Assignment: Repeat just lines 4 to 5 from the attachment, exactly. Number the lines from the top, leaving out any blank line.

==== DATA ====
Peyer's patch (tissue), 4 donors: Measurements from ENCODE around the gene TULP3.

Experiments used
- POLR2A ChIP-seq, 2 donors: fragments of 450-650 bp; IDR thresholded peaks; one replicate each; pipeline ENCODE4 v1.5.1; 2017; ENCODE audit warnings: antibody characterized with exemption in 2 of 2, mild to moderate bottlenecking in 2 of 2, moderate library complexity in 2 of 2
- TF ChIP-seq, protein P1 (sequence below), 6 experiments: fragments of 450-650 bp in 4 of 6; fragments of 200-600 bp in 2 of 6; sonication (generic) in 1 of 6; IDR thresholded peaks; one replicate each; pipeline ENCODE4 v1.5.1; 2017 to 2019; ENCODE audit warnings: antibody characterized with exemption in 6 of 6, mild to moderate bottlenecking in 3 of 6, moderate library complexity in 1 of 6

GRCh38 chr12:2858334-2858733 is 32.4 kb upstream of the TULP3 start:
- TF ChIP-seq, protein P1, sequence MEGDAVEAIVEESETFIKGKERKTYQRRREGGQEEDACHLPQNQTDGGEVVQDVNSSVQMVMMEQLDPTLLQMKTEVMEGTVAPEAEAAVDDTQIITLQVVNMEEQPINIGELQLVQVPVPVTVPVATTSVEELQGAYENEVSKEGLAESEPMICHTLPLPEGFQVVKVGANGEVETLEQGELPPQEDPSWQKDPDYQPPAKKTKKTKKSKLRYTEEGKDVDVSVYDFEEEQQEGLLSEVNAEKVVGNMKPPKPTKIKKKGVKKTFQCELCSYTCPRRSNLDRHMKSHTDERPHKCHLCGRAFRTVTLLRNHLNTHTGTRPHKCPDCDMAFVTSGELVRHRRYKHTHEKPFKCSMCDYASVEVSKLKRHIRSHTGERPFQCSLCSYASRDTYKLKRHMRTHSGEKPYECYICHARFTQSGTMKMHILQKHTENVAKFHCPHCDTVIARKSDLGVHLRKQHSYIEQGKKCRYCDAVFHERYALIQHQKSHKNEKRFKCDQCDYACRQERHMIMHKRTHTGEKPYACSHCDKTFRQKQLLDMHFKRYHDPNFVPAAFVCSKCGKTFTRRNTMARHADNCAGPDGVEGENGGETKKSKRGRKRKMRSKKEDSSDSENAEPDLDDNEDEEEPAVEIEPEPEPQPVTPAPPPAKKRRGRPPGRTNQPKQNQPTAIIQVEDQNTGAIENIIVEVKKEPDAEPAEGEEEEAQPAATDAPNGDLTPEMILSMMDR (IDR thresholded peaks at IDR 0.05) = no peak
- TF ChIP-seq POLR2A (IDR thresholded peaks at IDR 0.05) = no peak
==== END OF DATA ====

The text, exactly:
- TF ChIP-seq, protein P1 (sequence below), 6 experiments: fragments of 450-650 bp in 4 of 6; fragments of 200-600 bp in 2 of 6; sonication (generic) in 1 of 6; IDR thresholded peaks; one replicate each; pipeline ENCODE4 v1.5.1; 2017 to 2019; ENCODE audit warnings: antibody characterized with exemption in 6 of 6, mild to moderate bottlenecking in 3 of 6, moderate library complexity in 1 of 6

GRCh38 chr12:2858334-2858733 is 32.4 kb upstream of the TULP3 start: